Corruption and foreign aid

 

Madam, - Senator Mary Henry (August 5th) is not quite au fait with the way Irish NGOs operate overseas.

While several agencies still provide their development assistance directly via their own staff, others, including Oxfam, have a policy of working through local grass-roots organisations wherever possible.

This approach adds local knowledge and cultural sensitivity to the work. There are also the benefits of strengthening indigenous civil society organisations and involving them in deciding what is in their own best long-term interests.

It is, however, a more difficult way of working than keeping complete control in the hands of the foreign (i.e. Irish) NGO. One has to take the time to nurture a good understanding of local people and organisations, and also to establish effective reporting and monitoring arrangements. But then we believe that these are prerequisites of good quality work anyway.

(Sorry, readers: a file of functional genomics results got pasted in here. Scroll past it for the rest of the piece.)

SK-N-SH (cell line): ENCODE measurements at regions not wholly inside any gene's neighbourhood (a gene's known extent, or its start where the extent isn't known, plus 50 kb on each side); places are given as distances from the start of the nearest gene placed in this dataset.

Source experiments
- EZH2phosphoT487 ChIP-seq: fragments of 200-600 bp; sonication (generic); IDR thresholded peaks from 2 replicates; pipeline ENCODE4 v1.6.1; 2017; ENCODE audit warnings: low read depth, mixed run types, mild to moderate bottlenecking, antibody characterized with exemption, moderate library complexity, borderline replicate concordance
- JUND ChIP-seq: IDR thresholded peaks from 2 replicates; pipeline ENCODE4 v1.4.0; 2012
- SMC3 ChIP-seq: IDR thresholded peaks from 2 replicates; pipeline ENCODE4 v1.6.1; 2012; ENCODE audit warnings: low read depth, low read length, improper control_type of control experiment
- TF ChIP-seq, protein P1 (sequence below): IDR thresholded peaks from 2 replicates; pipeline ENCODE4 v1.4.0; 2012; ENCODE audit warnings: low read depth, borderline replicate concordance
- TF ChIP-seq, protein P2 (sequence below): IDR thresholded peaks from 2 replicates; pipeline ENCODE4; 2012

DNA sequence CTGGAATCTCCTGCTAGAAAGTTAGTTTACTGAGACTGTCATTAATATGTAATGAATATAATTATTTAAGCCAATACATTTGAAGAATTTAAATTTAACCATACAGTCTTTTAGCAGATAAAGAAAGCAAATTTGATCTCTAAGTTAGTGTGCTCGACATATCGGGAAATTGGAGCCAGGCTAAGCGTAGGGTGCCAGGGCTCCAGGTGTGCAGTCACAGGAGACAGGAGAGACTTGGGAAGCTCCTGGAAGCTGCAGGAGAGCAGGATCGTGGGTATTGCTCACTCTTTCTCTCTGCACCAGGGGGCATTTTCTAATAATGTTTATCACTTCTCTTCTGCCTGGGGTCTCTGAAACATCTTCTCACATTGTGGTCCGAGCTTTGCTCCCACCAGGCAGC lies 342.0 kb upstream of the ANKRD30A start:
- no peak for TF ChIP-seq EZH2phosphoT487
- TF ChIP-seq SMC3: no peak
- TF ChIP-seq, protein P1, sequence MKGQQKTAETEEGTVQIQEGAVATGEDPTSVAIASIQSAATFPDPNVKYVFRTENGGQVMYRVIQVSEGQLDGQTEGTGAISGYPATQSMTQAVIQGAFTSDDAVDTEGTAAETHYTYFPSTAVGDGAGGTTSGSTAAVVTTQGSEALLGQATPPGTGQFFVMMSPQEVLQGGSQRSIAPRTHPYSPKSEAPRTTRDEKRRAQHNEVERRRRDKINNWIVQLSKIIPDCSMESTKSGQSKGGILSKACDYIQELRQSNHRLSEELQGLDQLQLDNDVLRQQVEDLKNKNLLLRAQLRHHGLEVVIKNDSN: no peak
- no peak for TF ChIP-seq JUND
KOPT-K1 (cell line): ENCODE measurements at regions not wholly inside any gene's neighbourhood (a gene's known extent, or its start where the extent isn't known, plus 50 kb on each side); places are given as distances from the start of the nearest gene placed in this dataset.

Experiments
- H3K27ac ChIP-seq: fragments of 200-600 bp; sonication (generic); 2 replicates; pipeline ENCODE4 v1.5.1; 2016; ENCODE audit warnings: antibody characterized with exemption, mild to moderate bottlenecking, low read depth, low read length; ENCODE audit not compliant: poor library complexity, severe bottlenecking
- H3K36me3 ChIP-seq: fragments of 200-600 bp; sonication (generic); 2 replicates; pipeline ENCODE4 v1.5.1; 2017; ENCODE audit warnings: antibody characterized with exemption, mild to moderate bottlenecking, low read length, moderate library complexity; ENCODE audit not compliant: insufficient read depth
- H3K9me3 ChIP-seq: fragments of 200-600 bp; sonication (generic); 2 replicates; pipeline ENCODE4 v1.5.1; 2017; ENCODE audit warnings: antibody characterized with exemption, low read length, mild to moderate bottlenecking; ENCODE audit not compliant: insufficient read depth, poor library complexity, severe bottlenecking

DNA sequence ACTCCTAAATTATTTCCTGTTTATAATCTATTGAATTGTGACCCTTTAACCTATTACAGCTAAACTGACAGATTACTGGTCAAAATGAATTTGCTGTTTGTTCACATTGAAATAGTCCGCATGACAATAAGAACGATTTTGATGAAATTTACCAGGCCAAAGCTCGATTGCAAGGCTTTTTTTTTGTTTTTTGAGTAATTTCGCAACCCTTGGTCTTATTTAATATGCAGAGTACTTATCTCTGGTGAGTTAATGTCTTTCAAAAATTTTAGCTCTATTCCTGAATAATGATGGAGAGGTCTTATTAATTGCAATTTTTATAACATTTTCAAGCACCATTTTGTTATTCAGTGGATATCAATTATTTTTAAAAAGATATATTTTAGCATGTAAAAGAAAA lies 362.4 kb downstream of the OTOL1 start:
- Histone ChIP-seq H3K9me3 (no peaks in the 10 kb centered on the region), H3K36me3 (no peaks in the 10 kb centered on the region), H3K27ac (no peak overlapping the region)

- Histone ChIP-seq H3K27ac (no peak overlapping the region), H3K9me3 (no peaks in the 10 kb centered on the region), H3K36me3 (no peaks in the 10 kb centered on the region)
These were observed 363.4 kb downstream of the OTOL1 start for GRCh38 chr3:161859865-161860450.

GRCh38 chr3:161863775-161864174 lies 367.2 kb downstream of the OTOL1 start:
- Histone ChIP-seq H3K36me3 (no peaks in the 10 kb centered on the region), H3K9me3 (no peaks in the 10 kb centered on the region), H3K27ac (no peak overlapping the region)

There is, therefore, an alternative to the simple choice between placing funds in the hands of potentially corrupt foreign governments, and direct implementation by foreign NGOs.

All three approaches have their place. Direct NGO action is often, but not always, best when dealing with sudden disasters. Poor country governments, as the predominant providers of basis health and education services, need to be engaged directly. But irreversible, long-term improvements in poor people's lives ultimately means them taking active responsibility for their own futures - which is only what all of us want! - Yours, etc.,

Dr BRIAN SCOTT, Chief Executive, Oxfam Ireland, Burgh Quay, Dublin 2.